APA Woos Research Psychologists

WASHINGTON—The American Psychological Association has beefed up its commitment to its scientific members as part of an internal realignment that intended to better serve the needs of an unusually diverse membership. A steady rise since the 1950s in the number of practitioners—those who provide health care directly to the public—has slowly tipped the balance against the academics and researchers who once dominated the 95-year-old association. As a result, that group has grown

Jeffrey Mervis
Nov 15, 1987

WASHINGTON—The American Psychological Association has beefed up its commitment to its scientific members as part of an internal realignment that intended to better serve the needs of an unusually diverse membership.

A steady rise since the 1950s in the number of practitioners—those who provide health care directly to the public—has slowly tipped the balance against the academics and researchers who once dominated the 95-year-old association. As a result, that group has grown increasingly restive within the 80,000-member association. A recent membership pail found them to be the most unhappy with the status quo.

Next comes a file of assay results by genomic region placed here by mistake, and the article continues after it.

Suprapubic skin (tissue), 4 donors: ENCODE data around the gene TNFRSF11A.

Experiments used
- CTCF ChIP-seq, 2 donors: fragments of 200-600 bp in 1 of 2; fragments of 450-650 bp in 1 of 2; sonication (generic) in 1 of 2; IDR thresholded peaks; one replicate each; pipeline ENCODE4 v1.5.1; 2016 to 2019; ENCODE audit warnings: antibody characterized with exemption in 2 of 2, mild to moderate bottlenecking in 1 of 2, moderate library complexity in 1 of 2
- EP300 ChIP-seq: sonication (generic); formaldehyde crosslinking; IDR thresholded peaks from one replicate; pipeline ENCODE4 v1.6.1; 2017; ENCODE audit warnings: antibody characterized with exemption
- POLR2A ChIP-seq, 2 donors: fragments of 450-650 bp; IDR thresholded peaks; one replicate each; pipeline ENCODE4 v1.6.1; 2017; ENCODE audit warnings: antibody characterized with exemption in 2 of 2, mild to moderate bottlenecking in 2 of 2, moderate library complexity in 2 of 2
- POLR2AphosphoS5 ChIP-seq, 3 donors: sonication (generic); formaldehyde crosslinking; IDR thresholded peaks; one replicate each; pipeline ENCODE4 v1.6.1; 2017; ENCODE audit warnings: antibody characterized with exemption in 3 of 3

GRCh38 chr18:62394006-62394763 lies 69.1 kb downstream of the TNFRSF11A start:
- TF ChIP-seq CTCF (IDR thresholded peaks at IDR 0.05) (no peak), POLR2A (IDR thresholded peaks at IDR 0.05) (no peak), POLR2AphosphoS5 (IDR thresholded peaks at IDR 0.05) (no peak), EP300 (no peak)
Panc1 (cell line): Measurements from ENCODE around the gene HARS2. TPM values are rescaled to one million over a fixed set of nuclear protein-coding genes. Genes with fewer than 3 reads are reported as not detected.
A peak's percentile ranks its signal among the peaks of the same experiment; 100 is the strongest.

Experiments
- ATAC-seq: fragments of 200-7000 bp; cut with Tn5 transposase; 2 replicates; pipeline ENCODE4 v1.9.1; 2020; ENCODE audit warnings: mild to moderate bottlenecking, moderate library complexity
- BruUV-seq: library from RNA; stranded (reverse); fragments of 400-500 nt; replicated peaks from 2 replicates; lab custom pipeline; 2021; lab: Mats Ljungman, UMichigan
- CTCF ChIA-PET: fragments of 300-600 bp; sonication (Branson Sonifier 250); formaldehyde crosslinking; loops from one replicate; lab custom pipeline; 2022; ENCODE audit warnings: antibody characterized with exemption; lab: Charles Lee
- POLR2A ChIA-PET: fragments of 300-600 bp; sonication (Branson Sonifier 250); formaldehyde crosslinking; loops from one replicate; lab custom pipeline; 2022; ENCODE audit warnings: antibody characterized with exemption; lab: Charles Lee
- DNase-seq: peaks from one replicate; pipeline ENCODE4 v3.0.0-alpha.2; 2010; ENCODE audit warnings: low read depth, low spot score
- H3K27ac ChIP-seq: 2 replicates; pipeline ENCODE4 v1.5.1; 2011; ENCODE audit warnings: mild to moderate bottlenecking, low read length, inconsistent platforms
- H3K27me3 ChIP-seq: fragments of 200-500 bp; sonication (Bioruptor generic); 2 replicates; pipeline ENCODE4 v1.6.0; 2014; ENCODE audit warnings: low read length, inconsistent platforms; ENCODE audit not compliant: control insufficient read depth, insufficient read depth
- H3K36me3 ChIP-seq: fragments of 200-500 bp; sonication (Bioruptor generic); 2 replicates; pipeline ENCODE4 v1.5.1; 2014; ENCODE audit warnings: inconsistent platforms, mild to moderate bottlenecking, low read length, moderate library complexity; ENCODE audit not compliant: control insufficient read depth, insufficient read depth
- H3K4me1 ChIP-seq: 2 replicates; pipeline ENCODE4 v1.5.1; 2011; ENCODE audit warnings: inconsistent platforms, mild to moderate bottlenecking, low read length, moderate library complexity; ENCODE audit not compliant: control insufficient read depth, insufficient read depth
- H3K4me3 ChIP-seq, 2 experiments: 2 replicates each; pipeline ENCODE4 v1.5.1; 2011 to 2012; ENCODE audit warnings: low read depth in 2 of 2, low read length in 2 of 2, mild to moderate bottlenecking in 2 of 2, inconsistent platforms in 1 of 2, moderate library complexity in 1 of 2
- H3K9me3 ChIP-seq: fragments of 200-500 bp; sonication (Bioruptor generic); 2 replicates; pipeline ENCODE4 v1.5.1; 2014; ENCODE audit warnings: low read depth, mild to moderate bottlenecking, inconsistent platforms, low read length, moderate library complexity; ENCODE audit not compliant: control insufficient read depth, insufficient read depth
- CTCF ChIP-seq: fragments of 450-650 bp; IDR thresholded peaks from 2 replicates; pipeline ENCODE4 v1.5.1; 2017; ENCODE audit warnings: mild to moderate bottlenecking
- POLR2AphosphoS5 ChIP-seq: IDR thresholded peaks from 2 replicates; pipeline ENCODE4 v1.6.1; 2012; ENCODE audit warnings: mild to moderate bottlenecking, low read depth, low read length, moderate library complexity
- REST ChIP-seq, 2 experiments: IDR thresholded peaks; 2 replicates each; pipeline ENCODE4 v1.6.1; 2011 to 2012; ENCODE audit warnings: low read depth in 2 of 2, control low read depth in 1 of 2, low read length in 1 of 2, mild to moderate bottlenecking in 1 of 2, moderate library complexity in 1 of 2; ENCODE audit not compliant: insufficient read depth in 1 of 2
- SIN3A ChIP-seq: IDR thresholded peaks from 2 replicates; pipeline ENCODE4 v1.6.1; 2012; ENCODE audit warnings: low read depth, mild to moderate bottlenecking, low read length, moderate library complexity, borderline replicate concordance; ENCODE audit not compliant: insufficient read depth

Last June APA Executive official Leonard Goodstein won approval for a staff restructuring that would more clearly demonstrate what the association was doing for each of its major constituencies. The Office of Legislative and Public Affairs, the focal point for Washington lobbying efforts, was parceled out among offices handling the needs of scientists, practitioners and those concerned...

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